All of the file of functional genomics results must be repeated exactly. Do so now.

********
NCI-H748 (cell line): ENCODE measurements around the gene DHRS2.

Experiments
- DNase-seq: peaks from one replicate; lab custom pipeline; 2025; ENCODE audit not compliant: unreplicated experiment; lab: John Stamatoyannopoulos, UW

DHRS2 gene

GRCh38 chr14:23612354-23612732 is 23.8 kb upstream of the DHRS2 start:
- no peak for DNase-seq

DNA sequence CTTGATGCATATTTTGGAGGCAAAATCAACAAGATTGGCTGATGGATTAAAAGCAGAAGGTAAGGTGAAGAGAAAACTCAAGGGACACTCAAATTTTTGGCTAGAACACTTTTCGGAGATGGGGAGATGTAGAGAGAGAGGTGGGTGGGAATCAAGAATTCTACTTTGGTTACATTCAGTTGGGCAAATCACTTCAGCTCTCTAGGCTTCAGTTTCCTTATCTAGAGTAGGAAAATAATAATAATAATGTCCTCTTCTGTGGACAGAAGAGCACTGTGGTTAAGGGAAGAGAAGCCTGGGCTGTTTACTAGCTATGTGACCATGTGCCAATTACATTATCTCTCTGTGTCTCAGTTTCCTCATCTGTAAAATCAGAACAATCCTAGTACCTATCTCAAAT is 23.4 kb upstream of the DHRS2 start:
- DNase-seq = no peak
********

NCI-H748 (cell line): ENCODE measurements around the gene DHRS2.

Experiments
- DNase-seq: peaks from one replicate; lab custom pipeline; 2025; ENCODE audit not compliant: unreplicated experiment; lab: John Stamatoyannopoulos, UW

DHRS2 gene

GRCh38 chr14:23612354-23612732 is 23.8 kb upstream of the DHRS2 start:
- no peak for DNase-seq

DNA sequence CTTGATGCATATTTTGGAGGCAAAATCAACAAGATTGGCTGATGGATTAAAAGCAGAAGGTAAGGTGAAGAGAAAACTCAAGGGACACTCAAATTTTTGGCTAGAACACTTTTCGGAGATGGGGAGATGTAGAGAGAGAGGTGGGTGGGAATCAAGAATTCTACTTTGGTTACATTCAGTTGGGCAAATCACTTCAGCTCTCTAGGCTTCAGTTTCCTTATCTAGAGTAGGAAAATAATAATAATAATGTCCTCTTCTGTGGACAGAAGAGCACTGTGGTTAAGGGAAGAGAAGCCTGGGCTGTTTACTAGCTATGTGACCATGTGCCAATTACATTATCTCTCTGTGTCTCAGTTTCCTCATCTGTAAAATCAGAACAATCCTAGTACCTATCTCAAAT is 23.4 kb upstream of the DHRS2 start:
- DNase-seq = no peak